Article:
The Brazil nut (Bertholletia excelsa) is a South American tree which is native to Venezuela, Brazil, eastern Colombia, eastern Peru and eastern Bolivia. It occurs as scattered trees in large woods on the river banks of the Amazon, Rio Negro and Orinoco. This plant is not actually cultivated – the fruits are gathered from beautiful, wild-growing trees, reaching a height of 30-45 m height and a trunk diameter of 1-2 m.

The fruit itself is a large capsule resembling a coconut in size and weighing up to 2 kg. It has a hard, woody shell 8–12 mm thick, and inside contains 8–24 triangular seeds (the “Brazil nuts”) packed like the segments of an orange.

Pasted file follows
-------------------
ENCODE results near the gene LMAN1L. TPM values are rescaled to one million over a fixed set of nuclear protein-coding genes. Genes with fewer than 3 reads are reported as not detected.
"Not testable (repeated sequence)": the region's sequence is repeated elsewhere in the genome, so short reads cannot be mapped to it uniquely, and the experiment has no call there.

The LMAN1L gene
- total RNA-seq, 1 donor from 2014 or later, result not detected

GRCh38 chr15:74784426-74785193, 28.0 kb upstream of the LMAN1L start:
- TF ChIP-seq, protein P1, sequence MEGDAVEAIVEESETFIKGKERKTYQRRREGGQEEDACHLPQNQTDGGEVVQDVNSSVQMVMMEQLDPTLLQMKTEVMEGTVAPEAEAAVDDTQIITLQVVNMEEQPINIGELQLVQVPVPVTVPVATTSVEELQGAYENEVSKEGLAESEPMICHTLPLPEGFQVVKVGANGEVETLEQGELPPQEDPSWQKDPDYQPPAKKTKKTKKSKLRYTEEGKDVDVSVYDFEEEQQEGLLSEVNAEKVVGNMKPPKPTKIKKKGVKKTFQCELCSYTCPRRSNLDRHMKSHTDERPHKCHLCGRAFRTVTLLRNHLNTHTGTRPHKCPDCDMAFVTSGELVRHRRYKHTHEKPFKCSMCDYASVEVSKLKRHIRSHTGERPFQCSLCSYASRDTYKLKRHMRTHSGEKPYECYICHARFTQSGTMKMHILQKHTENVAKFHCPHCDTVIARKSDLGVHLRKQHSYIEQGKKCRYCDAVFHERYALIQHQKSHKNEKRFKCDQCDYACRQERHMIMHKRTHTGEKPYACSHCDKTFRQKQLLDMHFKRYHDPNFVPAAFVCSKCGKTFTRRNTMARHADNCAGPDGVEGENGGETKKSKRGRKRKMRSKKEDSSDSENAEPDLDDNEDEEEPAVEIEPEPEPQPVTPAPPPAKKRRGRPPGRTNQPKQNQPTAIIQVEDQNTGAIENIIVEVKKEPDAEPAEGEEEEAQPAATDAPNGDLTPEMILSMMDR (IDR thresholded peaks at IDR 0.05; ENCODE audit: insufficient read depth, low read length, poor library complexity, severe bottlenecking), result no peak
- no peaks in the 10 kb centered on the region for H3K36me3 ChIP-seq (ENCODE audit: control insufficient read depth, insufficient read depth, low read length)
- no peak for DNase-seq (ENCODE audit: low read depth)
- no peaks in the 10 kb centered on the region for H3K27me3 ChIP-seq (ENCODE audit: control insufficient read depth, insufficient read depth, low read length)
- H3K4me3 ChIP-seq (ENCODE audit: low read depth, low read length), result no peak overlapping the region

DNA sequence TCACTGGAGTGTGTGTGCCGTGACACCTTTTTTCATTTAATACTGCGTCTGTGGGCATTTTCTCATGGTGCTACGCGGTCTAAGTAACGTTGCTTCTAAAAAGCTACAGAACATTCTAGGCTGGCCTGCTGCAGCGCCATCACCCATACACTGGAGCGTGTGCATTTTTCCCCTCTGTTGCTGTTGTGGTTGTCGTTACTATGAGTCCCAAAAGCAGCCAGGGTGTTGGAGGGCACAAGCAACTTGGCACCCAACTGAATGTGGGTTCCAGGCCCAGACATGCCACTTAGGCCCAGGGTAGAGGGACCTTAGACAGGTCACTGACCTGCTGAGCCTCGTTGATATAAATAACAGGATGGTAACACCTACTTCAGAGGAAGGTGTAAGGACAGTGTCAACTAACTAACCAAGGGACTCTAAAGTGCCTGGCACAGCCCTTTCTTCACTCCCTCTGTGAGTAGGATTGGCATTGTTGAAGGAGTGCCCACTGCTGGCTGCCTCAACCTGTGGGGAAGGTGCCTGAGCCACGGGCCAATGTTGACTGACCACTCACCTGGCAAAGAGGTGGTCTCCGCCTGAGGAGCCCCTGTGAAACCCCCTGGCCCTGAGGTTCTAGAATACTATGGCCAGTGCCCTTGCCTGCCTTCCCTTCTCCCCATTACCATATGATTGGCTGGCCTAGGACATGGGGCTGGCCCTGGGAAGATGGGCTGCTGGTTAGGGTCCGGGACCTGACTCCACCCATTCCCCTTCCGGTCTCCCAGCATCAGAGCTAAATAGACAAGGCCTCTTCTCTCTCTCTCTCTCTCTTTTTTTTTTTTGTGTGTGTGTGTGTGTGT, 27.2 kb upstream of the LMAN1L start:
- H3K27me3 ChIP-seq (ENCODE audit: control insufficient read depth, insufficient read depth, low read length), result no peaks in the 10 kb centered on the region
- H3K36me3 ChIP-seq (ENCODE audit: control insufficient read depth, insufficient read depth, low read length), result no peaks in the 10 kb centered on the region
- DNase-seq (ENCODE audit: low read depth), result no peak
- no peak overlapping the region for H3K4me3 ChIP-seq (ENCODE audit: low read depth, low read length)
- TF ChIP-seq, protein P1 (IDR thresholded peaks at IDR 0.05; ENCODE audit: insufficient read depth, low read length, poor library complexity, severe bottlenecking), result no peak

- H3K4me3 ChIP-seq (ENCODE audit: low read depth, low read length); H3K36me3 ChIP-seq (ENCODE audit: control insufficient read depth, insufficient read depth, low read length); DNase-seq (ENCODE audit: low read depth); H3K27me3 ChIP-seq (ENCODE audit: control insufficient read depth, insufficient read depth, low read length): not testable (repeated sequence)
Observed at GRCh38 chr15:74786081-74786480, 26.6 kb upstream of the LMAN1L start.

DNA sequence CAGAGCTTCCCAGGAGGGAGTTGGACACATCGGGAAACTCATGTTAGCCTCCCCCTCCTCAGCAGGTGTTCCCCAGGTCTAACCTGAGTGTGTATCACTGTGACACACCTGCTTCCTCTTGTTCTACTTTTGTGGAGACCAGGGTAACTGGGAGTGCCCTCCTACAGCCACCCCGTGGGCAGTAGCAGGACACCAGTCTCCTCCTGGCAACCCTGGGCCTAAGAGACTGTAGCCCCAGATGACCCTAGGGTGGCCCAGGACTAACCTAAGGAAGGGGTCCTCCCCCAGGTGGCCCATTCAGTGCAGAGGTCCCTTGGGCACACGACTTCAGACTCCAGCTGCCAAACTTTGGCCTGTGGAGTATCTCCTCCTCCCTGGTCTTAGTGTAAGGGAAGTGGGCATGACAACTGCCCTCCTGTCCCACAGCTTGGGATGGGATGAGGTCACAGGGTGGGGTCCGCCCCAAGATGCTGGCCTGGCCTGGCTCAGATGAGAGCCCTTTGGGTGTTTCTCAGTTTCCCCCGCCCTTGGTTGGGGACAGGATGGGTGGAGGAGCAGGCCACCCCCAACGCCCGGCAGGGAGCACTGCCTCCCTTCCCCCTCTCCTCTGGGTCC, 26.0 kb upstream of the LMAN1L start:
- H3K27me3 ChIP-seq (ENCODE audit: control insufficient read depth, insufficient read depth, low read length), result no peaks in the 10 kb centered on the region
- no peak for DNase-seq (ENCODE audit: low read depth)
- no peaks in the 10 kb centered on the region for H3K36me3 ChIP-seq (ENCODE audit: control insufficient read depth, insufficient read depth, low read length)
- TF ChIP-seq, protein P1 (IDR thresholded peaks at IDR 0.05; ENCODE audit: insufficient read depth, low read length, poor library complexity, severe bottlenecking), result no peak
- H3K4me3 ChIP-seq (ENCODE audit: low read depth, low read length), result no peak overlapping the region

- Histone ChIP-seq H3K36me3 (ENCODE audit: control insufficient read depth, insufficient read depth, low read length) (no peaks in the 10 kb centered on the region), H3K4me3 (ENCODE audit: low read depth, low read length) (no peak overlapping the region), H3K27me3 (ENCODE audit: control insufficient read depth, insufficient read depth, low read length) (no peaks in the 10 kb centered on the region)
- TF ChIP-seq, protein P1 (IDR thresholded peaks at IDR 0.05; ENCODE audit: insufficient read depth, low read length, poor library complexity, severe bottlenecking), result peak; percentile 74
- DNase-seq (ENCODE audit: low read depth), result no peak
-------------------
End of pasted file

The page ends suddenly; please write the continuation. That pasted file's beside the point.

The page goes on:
The Brazil nut kernels are exceptionally healthy as they are perhaps the richest source of selenium. They help reducing the cholesterol level and normalizing the blood sugar level. Except for food, the Brazil nut oil is used in the watchmaking, paint manufacturing and cosmetic industries.